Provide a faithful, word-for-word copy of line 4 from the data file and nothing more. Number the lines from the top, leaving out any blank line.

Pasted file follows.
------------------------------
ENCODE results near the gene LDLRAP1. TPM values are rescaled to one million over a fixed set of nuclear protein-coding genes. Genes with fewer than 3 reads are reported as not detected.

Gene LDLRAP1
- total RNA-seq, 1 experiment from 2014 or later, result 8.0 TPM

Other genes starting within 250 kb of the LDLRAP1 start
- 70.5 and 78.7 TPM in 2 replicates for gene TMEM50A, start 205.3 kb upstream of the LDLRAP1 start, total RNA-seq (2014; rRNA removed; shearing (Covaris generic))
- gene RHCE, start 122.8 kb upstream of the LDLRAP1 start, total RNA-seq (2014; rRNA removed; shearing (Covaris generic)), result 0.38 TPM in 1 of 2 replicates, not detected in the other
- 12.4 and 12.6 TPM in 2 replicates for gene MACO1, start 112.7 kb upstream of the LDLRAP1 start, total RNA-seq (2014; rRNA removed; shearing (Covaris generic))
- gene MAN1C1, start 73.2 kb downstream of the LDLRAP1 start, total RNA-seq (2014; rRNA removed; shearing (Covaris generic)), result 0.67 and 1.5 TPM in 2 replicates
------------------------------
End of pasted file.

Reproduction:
Other genes starting within 250 kb of the LDLRAP1 start